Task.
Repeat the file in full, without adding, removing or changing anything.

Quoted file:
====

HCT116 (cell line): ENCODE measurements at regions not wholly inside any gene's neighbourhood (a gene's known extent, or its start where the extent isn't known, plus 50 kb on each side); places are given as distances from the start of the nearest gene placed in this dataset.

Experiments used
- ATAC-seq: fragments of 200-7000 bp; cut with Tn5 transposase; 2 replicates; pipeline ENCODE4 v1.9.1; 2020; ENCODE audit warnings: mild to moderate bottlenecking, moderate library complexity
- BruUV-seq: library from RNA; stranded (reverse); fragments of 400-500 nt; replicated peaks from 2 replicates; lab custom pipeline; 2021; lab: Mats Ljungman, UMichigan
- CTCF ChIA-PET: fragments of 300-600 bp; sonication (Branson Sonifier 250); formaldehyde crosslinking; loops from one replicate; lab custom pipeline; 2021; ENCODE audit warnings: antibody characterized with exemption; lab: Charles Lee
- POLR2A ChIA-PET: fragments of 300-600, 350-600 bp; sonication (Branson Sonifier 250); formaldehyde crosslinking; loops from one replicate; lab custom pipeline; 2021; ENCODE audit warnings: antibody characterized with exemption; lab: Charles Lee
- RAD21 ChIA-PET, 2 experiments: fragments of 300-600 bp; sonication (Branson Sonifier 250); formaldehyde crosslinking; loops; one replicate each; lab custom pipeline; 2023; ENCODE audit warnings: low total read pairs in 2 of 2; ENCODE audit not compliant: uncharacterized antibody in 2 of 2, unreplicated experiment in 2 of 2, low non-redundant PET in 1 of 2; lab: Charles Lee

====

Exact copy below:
HCT116 (cell line): ENCODE measurements at regions not wholly inside any gene's neighbourhood (a gene's known extent, or its start where the extent isn't known, plus 50 kb on each side); places are given as distances from the start of the nearest gene placed in this dataset.

Experiments used
- ATAC-seq: fragments of 200-7000 bp; cut with Tn5 transposase; 2 replicates; pipeline ENCODE4 v1.9.1; 2020; ENCODE audit warnings: mild to moderate bottlenecking, moderate library complexity
- BruUV-seq: library from RNA; stranded (reverse); fragments of 400-500 nt; replicated peaks from 2 replicates; lab custom pipeline; 2021; lab: Mats Ljungman, UMichigan
- CTCF ChIA-PET: fragments of 300-600 bp; sonication (Branson Sonifier 250); formaldehyde crosslinking; loops from one replicate; lab custom pipeline; 2021; ENCODE audit warnings: antibody characterized with exemption; lab: Charles Lee
- POLR2A ChIA-PET: fragments of 300-600, 350-600 bp; sonication (Branson Sonifier 250); formaldehyde crosslinking; loops from one replicate; lab custom pipeline; 2021; ENCODE audit warnings: antibody characterized with exemption; lab: Charles Lee
- RAD21 ChIA-PET, 2 experiments: fragments of 300-600 bp; sonication (Branson Sonifier 250); formaldehyde crosslinking; loops; one replicate each; lab custom pipeline; 2023; ENCODE audit warnings: low total read pairs in 2 of 2; ENCODE audit not compliant: uncharacterized antibody in 2 of 2, unreplicated experiment in 2 of 2, low non-redundant PET in 1 of 2; lab: Charles Lee